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Capcom Aims For 80 Percent Western Sales, Major Titles Multiplatform

Capcom's ruling out out any future mergers with Japanese companies, preferring instead to continue to focus on Western markets. The company wants 80 percent of sales to come from the West in the future, and now plans for all its major titles to be multipl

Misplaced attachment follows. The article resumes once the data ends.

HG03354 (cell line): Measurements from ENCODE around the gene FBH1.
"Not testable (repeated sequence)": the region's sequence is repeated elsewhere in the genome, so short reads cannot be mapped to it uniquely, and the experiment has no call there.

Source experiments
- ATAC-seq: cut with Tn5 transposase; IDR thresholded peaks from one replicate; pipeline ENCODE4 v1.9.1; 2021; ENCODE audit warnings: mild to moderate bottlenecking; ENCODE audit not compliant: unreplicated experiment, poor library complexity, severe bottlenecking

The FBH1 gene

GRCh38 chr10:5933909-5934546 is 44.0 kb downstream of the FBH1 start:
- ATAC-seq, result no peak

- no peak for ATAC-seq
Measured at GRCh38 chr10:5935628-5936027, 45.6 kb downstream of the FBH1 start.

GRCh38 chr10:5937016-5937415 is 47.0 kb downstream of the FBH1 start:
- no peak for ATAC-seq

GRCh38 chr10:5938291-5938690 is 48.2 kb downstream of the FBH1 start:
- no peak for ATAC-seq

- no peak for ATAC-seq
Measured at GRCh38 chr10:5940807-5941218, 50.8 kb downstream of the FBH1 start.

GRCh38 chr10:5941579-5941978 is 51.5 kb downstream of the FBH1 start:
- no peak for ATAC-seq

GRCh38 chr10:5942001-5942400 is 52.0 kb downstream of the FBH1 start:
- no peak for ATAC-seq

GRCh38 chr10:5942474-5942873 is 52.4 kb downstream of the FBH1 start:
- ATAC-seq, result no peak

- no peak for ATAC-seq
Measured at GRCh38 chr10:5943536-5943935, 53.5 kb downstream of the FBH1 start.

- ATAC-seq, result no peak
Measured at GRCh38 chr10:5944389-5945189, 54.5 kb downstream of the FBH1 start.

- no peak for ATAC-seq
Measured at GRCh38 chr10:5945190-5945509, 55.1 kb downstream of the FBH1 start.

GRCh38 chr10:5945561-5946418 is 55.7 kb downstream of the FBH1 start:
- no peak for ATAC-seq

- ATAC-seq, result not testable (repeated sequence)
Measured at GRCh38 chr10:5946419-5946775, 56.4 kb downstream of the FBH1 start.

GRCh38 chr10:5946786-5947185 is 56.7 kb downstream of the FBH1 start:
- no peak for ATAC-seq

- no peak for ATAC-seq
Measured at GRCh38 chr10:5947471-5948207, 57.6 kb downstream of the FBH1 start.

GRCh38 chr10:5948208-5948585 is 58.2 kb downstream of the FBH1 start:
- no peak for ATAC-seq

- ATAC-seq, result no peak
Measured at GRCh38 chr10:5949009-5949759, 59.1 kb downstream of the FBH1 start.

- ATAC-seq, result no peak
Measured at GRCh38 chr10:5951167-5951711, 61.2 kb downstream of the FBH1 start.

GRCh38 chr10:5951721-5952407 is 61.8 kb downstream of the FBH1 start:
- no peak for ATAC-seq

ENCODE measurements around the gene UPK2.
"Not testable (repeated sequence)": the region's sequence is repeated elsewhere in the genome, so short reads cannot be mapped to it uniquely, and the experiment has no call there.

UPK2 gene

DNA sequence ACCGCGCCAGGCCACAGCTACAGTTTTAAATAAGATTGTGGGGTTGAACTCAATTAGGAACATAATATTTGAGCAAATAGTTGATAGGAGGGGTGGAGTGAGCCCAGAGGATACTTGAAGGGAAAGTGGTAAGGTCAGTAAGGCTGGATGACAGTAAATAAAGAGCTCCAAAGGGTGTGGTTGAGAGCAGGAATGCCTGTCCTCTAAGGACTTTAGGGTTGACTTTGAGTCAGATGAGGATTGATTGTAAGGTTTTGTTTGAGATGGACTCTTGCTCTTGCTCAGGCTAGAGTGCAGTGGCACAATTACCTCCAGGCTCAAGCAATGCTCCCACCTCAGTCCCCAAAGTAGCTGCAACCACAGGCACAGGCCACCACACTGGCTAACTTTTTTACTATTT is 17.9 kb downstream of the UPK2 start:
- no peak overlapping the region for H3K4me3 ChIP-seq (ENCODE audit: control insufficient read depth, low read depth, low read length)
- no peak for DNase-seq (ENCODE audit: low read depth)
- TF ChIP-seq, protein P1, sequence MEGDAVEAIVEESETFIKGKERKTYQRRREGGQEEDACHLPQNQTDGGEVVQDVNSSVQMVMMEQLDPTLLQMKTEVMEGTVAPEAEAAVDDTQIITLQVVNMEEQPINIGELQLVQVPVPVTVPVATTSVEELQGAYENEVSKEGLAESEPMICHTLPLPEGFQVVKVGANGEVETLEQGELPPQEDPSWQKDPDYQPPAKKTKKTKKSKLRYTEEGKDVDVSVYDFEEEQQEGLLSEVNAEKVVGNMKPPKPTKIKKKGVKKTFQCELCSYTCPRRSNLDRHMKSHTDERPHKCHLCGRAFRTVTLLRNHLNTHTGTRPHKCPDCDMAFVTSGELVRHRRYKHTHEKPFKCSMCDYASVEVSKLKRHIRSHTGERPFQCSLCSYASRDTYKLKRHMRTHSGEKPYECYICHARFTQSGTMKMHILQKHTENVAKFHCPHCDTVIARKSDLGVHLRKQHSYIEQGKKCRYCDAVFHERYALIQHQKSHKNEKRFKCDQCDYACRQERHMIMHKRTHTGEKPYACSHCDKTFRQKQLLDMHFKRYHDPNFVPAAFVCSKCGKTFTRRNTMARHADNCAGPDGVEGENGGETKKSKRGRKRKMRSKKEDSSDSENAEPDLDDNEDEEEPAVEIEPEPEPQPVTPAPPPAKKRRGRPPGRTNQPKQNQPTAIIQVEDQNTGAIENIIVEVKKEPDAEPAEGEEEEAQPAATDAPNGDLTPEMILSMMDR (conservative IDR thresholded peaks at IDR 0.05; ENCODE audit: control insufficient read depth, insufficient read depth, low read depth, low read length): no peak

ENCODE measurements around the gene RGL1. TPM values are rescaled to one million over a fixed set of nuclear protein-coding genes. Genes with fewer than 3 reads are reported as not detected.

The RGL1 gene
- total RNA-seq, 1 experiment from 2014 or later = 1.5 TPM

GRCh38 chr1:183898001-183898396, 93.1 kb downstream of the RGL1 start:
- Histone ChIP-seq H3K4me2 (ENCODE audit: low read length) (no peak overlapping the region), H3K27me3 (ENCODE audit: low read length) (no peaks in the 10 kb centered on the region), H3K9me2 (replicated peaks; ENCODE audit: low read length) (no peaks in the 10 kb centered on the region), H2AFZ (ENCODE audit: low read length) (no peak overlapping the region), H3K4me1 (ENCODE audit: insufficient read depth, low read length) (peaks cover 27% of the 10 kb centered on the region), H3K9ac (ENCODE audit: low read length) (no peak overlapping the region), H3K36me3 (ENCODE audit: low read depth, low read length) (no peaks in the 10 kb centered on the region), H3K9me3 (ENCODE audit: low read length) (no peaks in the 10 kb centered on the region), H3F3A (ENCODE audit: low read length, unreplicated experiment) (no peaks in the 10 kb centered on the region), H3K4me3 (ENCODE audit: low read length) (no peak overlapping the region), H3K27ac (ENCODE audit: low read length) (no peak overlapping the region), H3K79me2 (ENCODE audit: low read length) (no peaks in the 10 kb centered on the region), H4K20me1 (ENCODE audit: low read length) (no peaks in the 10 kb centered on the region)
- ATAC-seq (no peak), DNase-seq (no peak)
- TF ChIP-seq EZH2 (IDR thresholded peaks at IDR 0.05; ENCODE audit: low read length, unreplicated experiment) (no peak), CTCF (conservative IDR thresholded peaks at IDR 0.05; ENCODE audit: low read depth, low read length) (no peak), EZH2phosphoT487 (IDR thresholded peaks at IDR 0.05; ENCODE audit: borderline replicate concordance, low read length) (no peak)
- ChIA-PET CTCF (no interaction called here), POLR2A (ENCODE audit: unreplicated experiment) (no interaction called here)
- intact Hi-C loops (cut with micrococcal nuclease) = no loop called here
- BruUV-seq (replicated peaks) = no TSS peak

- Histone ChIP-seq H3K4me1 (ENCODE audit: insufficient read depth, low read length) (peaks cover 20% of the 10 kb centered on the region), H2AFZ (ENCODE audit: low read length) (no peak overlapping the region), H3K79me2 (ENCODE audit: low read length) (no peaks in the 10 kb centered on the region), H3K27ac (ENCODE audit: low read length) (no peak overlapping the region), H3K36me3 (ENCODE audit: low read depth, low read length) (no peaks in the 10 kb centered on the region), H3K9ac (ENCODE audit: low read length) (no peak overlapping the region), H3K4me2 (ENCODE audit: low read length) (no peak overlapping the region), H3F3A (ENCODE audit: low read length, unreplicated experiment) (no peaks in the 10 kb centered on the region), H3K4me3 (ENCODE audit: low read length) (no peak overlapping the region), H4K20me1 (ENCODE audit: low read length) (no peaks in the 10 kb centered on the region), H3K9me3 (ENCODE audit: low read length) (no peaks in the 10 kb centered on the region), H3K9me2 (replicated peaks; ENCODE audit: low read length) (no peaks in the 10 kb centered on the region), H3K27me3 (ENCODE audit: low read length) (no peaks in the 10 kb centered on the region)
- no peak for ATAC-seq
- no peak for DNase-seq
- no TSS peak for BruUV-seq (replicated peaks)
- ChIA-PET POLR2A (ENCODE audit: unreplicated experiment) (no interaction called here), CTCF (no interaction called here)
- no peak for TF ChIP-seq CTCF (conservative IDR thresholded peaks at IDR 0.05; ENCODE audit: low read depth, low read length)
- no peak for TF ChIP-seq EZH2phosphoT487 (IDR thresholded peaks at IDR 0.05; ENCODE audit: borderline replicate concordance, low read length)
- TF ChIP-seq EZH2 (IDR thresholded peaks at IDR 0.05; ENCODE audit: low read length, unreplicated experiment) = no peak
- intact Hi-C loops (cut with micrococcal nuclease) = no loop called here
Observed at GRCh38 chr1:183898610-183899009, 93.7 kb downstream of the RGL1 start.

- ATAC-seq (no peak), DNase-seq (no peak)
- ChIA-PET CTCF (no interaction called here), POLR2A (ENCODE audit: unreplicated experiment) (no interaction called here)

Capcom is ruling out any future mergers or acquisitions with Japanese companies, preferring instead to continue to its renewed focus on Western markets, the company says in its annual investor report. Outlining its plans, the Japanese publisher and developer says it wants North American and European sales to account for 80 percent of its business in the future. Currently, 53 percent of the company’s sales are in Japan, but Capcom aims to reduce that number to 20 percent – with Europe accounting for 30 percent and North America for 50 percent. Capcom has been at the forefront of recent attempts by many Japanese publishers to contract third party Western developers to work on both new and existing franchises, including forthcoming titles such as Dark Void and Bionic Commando. However, execs have made a point of ruling out the possibility of any mergers or major acquisitions in Japan, despite major consolidations in recent years for the likes of Square Enix, Namco Bandai and, most recently, Tecmo and Koei. Instead the company is looking at possible "friendly" acquisitions of Western developers, although no specific companies have been mentioned. This may include distribution partners, with the company now planning to self-publish in France and Spain in Europe, instead of just the UK and Germany. The company sees an increase in the number of sports titles it produces as a key area for expansion and will seek collaborations "with companies with an already established record for developing sport-related games." Capcom also plans to increase its range of mobile phone and PC titles. "All major titles launched during the next fiscal year or thereafter will be developed as multiplatform games," added Capcom, noting that many of its most successful games this fiscal year have been multiplatform titles. It is unclear, though, to what degree this statement will include the Wii, with major franchises such as Resident Evil and Devil May Cry so far being restricted to the Xbox 360 and PlayStation 3. The recent surprise announcement of Dead Rising for the Wii, however, may suggest that subsequent sequels are made more with Nintendo’s console in mind.

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